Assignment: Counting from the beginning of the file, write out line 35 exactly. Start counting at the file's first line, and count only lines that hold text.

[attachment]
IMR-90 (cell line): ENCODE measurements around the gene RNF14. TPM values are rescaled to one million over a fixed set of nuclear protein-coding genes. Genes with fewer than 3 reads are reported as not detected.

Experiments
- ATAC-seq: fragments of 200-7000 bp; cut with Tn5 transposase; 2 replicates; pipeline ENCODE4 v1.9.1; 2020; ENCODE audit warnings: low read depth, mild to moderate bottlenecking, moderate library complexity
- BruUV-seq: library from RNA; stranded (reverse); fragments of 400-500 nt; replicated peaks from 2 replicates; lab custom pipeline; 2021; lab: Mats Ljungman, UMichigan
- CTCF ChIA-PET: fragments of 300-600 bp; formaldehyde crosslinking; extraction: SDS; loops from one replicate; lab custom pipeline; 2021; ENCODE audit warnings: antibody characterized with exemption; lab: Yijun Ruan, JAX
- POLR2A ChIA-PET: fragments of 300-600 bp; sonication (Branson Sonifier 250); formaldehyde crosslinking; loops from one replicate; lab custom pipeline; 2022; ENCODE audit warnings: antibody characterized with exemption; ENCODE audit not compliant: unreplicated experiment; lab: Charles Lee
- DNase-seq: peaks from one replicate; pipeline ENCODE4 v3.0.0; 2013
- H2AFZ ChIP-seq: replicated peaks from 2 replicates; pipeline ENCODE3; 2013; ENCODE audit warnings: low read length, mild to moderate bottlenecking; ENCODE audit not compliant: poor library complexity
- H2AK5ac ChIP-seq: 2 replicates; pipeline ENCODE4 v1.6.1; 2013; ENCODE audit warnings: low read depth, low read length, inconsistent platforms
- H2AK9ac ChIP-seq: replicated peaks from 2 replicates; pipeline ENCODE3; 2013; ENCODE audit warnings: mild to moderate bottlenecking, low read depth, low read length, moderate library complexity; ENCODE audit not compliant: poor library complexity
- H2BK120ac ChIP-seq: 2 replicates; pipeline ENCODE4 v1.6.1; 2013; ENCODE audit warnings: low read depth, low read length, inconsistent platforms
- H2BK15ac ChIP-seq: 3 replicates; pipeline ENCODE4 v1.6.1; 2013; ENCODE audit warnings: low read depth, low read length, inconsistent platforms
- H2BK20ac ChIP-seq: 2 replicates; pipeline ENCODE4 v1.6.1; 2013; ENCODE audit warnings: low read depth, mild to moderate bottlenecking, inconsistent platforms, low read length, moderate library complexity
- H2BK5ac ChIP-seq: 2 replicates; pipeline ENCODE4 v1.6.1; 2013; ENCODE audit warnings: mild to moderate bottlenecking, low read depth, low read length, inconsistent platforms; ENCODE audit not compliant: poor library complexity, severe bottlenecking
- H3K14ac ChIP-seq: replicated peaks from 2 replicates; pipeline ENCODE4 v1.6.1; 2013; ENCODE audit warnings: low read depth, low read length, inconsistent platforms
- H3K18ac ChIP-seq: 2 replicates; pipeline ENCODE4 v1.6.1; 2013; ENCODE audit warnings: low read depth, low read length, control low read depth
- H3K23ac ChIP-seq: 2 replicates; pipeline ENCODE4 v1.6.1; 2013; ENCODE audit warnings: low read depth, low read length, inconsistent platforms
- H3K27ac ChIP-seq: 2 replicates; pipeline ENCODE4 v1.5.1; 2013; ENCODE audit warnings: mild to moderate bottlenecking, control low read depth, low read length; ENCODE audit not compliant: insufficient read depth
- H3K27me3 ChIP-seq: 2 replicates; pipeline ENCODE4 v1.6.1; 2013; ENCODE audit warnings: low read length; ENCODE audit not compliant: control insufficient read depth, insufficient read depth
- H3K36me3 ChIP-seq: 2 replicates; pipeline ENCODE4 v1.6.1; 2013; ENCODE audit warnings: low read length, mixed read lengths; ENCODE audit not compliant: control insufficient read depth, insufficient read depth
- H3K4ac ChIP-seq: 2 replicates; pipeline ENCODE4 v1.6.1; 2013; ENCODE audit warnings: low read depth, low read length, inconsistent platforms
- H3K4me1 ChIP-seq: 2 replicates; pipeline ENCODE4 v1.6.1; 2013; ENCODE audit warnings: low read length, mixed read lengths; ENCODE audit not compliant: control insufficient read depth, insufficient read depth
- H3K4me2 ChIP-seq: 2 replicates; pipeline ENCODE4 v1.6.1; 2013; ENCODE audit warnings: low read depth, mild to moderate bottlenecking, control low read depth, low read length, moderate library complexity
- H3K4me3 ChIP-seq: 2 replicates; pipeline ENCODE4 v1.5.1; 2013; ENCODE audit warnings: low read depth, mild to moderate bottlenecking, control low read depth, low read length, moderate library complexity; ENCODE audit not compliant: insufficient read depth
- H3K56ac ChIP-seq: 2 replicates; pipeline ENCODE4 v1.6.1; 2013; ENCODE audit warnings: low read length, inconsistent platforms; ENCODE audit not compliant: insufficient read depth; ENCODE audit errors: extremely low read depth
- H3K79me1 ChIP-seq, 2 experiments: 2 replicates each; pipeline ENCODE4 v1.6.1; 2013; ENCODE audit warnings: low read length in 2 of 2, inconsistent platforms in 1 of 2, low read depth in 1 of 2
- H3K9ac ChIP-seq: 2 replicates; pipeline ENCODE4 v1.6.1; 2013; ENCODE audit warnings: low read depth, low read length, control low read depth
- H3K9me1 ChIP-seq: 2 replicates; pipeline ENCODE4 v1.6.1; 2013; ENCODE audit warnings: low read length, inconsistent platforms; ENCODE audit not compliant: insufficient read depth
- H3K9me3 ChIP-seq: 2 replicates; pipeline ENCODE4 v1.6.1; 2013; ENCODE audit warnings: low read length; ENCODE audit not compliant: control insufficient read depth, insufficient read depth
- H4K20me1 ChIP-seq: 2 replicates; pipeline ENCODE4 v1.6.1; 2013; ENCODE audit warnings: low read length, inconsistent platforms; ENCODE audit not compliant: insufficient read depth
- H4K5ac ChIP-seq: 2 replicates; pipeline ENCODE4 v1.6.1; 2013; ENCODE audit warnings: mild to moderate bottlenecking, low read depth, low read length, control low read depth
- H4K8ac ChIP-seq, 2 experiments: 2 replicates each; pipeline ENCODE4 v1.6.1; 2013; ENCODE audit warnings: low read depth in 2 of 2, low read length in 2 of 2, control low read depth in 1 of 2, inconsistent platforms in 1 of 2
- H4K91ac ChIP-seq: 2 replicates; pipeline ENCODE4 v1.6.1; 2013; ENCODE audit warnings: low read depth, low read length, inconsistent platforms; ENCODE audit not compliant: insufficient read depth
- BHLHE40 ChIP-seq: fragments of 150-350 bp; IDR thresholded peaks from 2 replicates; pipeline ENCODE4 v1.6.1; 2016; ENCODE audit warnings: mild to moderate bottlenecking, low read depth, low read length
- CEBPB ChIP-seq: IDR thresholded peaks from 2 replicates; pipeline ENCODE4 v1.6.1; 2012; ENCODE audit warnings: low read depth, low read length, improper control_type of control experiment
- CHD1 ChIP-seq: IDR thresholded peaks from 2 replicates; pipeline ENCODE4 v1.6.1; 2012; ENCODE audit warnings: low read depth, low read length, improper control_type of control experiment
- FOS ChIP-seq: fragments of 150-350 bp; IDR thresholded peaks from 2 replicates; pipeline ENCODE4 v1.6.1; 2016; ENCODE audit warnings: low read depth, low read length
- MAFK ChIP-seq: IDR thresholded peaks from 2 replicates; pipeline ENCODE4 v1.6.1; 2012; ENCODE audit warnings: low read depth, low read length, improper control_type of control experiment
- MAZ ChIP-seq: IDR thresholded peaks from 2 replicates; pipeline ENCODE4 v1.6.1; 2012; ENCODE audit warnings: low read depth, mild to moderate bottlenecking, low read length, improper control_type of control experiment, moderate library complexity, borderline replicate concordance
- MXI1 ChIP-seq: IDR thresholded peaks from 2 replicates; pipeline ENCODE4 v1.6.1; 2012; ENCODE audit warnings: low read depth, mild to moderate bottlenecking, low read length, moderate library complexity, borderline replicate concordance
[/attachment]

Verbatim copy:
- CEBPB ChIP-seq: IDR thresholded peaks from 2 replicates; pipeline ENCODE4 v1.6.1; 2012; ENCODE audit warnings: low read depth, low read length, improper control_type of control experiment